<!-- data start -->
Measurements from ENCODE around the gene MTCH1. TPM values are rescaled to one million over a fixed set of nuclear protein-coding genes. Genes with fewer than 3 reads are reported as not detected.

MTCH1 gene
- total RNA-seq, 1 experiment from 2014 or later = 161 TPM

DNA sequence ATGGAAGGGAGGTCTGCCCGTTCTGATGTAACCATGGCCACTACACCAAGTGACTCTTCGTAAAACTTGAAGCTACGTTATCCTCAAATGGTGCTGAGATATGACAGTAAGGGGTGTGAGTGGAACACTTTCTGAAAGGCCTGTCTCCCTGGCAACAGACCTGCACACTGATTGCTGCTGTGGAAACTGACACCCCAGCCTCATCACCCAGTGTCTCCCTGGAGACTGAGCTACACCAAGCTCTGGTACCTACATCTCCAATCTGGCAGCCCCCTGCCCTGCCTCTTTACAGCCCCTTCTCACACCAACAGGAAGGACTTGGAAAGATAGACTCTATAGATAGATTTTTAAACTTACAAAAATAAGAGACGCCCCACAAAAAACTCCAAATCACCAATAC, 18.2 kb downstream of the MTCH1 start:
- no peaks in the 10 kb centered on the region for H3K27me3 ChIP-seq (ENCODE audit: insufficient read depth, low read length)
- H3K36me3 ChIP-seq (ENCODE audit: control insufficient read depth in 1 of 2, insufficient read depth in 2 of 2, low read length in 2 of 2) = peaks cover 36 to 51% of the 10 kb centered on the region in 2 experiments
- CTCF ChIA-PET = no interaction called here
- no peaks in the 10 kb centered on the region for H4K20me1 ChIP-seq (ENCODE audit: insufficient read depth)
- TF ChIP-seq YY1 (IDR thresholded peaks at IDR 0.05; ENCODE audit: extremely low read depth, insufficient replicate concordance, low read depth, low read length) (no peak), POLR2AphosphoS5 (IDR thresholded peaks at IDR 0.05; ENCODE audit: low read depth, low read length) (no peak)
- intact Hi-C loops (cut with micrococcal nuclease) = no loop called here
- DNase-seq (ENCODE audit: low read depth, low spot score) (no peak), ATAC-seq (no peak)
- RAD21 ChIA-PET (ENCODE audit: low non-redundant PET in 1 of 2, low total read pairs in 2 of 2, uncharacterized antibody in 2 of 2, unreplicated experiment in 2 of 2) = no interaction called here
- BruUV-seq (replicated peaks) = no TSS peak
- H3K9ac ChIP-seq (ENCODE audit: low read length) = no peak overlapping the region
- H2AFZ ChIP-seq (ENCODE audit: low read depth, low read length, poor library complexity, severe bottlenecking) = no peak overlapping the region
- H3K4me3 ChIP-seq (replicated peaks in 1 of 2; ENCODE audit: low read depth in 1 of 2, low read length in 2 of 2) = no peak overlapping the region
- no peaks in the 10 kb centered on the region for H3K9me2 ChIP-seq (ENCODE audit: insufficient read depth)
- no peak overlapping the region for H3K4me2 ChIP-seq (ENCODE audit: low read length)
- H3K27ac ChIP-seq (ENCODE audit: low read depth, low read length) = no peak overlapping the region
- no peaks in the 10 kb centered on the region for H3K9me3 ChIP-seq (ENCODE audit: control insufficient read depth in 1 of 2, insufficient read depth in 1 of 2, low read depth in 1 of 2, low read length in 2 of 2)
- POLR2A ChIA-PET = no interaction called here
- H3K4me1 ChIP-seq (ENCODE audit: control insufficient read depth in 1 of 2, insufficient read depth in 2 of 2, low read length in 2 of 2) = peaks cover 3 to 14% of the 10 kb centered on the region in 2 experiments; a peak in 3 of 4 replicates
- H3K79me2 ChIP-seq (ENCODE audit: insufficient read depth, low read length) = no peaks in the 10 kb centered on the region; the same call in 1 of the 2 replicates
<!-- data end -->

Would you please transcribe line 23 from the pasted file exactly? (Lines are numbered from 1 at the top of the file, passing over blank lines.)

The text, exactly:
- H3K79me2 ChIP-seq (ENCODE audit: insufficient read depth, low read length) = no peaks in the 10 kb centered on the region; the same call in 1 of the 2 replicates